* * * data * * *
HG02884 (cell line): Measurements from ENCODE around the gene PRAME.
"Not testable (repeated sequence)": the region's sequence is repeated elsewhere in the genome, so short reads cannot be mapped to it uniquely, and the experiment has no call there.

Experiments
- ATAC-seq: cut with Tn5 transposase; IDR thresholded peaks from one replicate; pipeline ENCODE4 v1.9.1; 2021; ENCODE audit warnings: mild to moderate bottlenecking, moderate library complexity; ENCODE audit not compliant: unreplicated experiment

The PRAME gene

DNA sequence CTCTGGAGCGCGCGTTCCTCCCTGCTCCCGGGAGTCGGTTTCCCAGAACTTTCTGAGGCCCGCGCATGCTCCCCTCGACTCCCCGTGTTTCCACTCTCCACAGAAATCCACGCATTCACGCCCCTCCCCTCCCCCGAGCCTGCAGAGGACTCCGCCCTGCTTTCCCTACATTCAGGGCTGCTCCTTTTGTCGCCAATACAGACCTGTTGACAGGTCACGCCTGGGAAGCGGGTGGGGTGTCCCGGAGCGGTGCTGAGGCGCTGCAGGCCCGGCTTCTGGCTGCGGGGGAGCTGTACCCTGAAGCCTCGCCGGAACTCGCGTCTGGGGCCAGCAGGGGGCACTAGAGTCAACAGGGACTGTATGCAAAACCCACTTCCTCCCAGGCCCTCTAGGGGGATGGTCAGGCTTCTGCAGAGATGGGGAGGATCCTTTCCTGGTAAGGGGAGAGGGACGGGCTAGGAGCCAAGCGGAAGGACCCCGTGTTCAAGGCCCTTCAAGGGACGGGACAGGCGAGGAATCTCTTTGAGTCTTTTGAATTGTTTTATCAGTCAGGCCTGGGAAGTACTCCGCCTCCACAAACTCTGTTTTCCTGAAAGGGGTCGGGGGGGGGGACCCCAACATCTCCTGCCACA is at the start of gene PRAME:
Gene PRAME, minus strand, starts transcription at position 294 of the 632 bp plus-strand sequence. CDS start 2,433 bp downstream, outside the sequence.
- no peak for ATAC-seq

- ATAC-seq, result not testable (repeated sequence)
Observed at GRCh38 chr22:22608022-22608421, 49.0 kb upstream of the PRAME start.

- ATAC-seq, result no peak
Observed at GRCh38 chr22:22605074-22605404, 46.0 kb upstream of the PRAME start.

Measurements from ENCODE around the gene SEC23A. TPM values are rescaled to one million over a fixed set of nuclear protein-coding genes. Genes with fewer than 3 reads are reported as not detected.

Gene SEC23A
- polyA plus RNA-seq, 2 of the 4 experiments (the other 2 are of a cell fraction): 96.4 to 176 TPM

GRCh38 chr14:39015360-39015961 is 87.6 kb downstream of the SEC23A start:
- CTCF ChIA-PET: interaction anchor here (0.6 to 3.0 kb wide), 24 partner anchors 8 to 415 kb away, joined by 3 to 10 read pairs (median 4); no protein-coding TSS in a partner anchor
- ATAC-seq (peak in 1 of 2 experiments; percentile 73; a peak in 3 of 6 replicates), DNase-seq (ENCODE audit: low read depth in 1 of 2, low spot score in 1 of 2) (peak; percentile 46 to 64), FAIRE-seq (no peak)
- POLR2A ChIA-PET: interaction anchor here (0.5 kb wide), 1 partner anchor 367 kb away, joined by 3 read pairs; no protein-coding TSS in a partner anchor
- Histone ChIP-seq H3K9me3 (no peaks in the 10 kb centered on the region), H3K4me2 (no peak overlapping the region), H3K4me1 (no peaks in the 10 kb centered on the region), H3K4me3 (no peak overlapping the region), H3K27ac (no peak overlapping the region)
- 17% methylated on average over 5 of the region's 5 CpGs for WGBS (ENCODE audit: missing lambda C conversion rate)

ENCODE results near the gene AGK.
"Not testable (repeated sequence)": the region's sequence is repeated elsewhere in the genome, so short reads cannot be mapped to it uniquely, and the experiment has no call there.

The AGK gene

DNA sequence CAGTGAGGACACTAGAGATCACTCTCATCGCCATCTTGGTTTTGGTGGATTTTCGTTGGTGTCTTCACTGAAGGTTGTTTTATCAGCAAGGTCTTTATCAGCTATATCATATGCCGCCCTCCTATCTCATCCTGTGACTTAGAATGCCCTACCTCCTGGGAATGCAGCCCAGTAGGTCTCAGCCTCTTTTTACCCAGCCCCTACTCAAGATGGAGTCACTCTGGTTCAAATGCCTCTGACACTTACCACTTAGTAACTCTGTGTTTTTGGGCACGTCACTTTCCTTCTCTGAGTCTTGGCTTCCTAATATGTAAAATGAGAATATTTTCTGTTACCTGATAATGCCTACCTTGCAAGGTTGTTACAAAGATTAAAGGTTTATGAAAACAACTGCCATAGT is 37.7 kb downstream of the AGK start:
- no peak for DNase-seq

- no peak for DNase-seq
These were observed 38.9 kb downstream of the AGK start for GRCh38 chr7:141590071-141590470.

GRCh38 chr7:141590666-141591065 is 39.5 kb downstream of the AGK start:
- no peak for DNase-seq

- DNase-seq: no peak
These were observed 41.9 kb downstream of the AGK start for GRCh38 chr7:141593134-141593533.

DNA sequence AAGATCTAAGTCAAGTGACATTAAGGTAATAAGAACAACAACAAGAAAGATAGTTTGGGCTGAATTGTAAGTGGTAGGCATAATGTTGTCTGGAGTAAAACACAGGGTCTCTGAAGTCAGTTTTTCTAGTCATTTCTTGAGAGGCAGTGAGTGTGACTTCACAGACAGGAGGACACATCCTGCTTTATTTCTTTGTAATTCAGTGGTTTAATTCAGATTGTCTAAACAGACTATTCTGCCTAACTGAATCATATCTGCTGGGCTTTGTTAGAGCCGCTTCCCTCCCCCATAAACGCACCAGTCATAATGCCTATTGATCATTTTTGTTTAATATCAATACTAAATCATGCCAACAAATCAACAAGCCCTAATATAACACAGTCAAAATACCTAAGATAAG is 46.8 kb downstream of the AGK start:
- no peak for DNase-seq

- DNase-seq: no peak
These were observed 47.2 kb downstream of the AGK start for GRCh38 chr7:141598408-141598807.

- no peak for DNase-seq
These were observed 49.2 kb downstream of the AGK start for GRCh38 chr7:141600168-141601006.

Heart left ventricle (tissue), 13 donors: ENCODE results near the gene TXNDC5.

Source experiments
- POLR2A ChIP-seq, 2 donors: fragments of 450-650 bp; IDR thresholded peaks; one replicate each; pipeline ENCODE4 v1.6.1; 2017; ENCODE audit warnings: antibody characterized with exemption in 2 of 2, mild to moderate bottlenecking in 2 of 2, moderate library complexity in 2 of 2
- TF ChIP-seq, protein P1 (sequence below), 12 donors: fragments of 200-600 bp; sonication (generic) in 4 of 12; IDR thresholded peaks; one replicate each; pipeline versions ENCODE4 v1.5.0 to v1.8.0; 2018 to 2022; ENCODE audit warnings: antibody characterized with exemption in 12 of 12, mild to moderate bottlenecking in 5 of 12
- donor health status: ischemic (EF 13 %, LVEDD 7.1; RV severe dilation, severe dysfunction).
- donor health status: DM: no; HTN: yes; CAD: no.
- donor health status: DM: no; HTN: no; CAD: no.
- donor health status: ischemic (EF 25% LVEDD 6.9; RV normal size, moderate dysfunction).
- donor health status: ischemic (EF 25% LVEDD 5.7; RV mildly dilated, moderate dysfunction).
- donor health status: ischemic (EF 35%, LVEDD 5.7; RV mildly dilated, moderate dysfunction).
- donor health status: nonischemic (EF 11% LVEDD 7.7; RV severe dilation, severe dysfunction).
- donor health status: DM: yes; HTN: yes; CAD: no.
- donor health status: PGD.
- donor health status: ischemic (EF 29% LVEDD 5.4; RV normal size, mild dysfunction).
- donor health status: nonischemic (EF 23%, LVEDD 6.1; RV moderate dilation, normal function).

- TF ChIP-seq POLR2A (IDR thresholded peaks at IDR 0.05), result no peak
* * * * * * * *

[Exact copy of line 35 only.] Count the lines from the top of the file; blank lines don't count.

- DNase-seq: no peak